Dancing with Great Abandon

For a long time, I felt great restraint in church. I was taught to be a good boy, sitting quietly through sermons or singing mildly during worship. Hands were clasped behind my back like a soldier or in front like a footballer protecting their crotch during a free kick. That was all part of the Christian act.

Of course, I wasn’t an emotionless robot. Outside church, I screamed and yelled while watching basketballs passing through hoops. I danced to the gyrating rhythms of rock music in my bedroom. It was a different place, you understand, worshipping God was different.

Or is it just me? King David shows the way to behave in a church.

It was reported to King David that God had prospered Obed-Edom and his entire household because of the Chest of God. So David thought, “I’ll get that blessing for myself,” and went and brought up the Chest of God from the house of Obed-Edom to the City of David, celebrating extravagantly all the way, with frequent sacrifices of choice bulls. David, ceremonially dressed in priest’s linen, danced with great abandon before God. The whole country was with him as he accompanied the Chest of God with shouts and trumpet blasts. But as the Chest of God came into the City of David, Michal, Saul’s daughter, happened to be looking out a window. When she saw King David leaping and dancing before God, her heart filled with scorn.

2 Samuel 6:14-16 (The Message)

David had great cause for celebration – the Ark of the Covenant (along with God’s blessing) was coming into town! Note how Eugene Peterson describes the celebration.

Even David, dressed in priestly robe, danced. I love how he danced: “danced with great abandon before God.” He didn’t care who was watching. He didn’t care if it cost him his reputation. All he knew was he was filled with so much joy that he had to dance. Not dancing would have betrayed the joy he felt inside.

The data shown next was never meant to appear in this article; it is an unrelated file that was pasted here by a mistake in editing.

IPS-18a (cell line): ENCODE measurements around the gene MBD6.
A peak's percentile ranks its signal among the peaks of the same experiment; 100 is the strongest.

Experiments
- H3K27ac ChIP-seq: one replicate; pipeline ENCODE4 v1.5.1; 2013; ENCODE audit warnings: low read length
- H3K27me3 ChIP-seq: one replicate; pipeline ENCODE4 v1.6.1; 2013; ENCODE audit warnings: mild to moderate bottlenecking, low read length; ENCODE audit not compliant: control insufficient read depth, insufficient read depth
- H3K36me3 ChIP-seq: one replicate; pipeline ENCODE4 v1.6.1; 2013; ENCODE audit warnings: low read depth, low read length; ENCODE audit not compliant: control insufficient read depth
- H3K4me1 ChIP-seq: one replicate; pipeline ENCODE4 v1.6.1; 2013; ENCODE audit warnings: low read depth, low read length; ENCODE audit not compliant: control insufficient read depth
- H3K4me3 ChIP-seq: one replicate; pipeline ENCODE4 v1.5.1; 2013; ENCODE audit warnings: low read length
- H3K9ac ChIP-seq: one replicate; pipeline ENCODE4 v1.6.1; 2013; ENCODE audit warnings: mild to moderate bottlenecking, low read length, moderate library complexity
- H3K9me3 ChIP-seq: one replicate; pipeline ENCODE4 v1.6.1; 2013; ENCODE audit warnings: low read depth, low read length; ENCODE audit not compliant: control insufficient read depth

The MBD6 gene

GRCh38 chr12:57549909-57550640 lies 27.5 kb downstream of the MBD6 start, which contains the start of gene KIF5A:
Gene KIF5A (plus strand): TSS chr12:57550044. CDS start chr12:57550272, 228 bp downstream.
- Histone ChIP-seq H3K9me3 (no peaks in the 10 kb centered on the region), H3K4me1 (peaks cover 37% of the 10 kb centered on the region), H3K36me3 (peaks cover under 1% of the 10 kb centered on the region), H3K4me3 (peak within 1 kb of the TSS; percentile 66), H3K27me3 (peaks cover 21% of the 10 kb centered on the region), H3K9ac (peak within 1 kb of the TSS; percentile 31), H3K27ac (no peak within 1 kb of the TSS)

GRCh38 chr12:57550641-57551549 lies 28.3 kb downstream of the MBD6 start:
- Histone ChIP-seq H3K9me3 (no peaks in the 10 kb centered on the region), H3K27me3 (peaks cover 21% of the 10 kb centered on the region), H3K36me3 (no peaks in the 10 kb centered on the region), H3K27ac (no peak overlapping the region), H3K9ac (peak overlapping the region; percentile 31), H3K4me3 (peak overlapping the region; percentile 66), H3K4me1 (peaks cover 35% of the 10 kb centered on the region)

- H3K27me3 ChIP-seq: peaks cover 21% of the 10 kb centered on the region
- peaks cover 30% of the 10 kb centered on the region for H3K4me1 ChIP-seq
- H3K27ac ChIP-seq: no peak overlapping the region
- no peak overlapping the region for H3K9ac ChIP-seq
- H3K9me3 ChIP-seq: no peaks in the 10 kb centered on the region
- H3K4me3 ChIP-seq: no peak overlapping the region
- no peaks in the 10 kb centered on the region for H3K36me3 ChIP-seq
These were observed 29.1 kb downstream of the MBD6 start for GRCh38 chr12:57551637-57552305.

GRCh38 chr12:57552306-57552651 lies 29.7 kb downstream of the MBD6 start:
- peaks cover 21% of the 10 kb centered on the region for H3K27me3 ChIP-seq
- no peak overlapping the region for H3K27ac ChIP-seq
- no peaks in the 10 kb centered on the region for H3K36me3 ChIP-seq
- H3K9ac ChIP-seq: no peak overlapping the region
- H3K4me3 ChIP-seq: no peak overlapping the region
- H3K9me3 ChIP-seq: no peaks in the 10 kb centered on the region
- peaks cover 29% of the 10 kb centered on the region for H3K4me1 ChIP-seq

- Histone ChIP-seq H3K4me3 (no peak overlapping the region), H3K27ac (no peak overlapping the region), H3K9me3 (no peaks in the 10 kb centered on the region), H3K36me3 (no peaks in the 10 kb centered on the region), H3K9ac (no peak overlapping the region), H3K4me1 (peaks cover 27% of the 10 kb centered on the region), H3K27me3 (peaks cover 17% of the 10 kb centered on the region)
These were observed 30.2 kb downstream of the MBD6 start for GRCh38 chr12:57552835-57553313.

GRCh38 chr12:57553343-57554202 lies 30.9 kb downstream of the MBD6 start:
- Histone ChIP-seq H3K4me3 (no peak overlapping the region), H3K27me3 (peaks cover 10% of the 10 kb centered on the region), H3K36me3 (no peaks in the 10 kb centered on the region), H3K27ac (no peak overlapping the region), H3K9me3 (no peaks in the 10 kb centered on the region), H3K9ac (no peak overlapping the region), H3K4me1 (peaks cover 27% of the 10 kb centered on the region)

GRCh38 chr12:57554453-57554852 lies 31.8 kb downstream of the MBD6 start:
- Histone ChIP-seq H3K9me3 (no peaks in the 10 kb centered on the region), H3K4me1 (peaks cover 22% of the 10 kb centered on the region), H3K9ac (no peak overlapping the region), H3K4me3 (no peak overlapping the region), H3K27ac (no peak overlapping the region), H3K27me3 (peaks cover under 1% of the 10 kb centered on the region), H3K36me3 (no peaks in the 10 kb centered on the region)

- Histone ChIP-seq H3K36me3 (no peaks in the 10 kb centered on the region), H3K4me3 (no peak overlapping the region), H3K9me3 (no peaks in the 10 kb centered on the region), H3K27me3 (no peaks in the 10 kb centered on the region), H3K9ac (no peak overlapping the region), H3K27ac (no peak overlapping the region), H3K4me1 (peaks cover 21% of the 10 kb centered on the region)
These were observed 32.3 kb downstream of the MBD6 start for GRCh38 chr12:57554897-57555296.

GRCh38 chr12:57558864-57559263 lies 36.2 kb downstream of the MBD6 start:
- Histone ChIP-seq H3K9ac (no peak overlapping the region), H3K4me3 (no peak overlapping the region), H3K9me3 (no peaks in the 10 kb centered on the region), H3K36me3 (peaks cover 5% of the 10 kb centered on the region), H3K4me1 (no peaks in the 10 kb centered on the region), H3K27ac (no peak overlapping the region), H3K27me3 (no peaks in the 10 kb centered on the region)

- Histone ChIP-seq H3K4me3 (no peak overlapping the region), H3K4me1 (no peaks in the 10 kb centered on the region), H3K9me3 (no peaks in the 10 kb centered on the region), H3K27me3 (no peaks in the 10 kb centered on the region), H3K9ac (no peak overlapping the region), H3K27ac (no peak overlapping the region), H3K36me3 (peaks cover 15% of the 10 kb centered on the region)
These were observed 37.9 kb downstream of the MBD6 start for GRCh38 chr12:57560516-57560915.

David might have been kicked out of my church for dancing like that. His wife, Michal, was disgusted and embarrassed by the way he danced. Why? Some commentators think that by dancing wildly in a priestly gown, David exposed his private part in public. Whatever the case, her heart was filled with scorn instead of joy. Instead of focusing on the ark and the glory of God, she focussed on their reputation and image. Some people are like Michal too – they scorn worshippers who lift their hands, dance, jump or cry. God judged Michal with barrenness, a terrible curse for a woman in those days. David did not care. Check it out here:

David returned home to bless his family. Michal, Saul’s daughter, came out to greet him: “How wonderfully the king has distinguished himself today–exposing himself to the eyes of the servants’ maids like some burlesque street dancer!” David replied to Michal, “In GOD’s presence I’ll dance all I want! He chose me over your father and the rest of our family and made me prince over GOD’s people, over Israel. Oh yes, I’ll dance to GOD’s glory –more recklessly even than this. And as far as I’m concerned…I’ll gladly look like a fool…but among these maids you’re so worried about, I’ll be honored no end.” Michal, Saul’s daughter, was barren the rest of her life.

2 Samuel 6:20-23

I recently attended a Palm Sunday service where we were given palm branches to wave. I waved it excitedly, not bothering what others would say. I would have waved it wider if it wasn’t so cramp in the hall. Others weren’t so keen though. Youths were standing dazed and bored during worship. Some scrolled through their phones mindlessly, waiting for a notification.

I wonder if we have lost the excitement for Jesus and what he did for us. Shouldn’t his coming to earth, death and resurrection cause us to celebrate wildly (not mildly)? Shouldn’t we dance with great abandon before God like David did? Shouldn’t we ignore the Michals who scorn us for celebrating?

May God open your eyes to see his glory and greatness so that you be filled with joy. Leave your reputation and image at the door. Worship isn’t about you. It’s about God. Celebrate what He has done for you. Dance with great abandon before God. And when you’re done dancing, live with great abandon before God.

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